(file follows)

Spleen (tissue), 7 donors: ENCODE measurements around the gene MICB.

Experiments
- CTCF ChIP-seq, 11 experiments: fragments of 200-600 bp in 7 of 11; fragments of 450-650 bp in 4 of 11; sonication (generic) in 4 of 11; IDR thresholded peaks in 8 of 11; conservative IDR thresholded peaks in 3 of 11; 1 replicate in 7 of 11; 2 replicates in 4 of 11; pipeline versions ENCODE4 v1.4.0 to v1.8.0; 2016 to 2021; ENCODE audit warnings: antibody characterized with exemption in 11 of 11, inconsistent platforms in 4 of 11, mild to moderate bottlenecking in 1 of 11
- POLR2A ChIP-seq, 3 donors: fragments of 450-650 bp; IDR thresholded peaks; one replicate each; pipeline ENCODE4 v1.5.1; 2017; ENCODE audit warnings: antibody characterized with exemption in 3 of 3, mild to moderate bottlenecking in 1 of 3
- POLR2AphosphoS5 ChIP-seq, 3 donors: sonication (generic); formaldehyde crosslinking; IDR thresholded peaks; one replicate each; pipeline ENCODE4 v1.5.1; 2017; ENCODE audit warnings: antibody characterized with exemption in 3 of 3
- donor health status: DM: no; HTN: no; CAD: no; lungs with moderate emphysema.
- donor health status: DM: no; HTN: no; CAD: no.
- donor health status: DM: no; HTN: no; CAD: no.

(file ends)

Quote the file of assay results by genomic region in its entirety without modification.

Spleen (tissue), 7 donors: ENCODE measurements around the gene MICB.

Experiments
- CTCF ChIP-seq, 11 experiments: fragments of 200-600 bp in 7 of 11; fragments of 450-650 bp in 4 of 11; sonication (generic) in 4 of 11; IDR thresholded peaks in 8 of 11; conservative IDR thresholded peaks in 3 of 11; 1 replicate in 7 of 11; 2 replicates in 4 of 11; pipeline versions ENCODE4 v1.4.0 to v1.8.0; 2016 to 2021; ENCODE audit warnings: antibody characterized with exemption in 11 of 11, inconsistent platforms in 4 of 11, mild to moderate bottlenecking in 1 of 11
- POLR2A ChIP-seq, 3 donors: fragments of 450-650 bp; IDR thresholded peaks; one replicate each; pipeline ENCODE4 v1.5.1; 2017; ENCODE audit warnings: antibody characterized with exemption in 3 of 3, mild to moderate bottlenecking in 1 of 3
- POLR2AphosphoS5 ChIP-seq, 3 donors: sonication (generic); formaldehyde crosslinking; IDR thresholded peaks; one replicate each; pipeline ENCODE4 v1.5.1; 2017; ENCODE audit warnings: antibody characterized with exemption in 3 of 3
- donor health status: DM: no; HTN: no; CAD: no; lungs with moderate emphysema.
- donor health status: DM: no; HTN: no; CAD: no.
- donor health status: DM: no; HTN: no; CAD: no.